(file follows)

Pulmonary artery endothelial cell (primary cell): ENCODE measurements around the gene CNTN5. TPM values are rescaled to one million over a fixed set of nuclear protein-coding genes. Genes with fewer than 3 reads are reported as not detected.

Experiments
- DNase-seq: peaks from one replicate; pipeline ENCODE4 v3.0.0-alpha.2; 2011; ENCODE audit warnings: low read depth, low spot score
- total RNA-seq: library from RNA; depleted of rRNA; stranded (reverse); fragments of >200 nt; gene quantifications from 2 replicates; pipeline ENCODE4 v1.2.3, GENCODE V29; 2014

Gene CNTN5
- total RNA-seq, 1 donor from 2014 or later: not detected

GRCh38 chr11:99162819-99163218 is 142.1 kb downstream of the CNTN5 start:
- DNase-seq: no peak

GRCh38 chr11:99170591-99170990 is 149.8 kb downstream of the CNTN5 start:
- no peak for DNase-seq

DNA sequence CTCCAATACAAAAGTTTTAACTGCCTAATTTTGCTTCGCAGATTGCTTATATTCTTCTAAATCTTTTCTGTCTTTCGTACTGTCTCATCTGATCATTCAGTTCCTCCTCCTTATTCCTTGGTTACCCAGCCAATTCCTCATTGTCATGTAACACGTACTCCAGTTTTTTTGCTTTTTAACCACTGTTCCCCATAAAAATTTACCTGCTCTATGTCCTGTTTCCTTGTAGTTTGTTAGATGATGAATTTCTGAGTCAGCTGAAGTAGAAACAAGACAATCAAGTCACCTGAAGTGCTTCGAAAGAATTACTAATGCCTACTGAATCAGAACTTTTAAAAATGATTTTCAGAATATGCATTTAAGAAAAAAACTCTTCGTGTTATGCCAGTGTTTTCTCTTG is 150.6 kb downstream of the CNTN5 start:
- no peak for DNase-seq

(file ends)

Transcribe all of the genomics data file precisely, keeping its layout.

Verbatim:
Pulmonary artery endothelial cell (primary cell): ENCODE measurements around the gene CNTN5. TPM values are rescaled to one million over a fixed set of nuclear protein-coding genes. Genes with fewer than 3 reads are reported as not detected.

Experiments
- DNase-seq: peaks from one replicate; pipeline ENCODE4 v3.0.0-alpha.2; 2011; ENCODE audit warnings: low read depth, low spot score
- total RNA-seq: library from RNA; depleted of rRNA; stranded (reverse); fragments of >200 nt; gene quantifications from 2 replicates; pipeline ENCODE4 v1.2.3, GENCODE V29; 2014

Gene CNTN5
- total RNA-seq, 1 donor from 2014 or later: not detected

GRCh38 chr11:99162819-99163218 is 142.1 kb downstream of the CNTN5 start:
- DNase-seq: no peak

GRCh38 chr11:99170591-99170990 is 149.8 kb downstream of the CNTN5 start:
- no peak for DNase-seq

DNA sequence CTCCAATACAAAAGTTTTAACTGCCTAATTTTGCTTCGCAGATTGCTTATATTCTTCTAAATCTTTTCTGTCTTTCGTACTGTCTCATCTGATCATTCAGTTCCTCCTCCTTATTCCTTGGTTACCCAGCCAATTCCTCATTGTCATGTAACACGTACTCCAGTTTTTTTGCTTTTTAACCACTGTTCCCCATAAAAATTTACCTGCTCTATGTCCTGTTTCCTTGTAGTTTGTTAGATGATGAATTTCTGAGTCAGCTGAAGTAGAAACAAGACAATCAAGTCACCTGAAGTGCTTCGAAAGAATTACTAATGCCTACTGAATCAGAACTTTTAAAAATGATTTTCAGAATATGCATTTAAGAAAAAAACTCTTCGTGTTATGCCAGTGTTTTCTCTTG is 150.6 kb downstream of the CNTN5 start:
- no peak for DNase-seq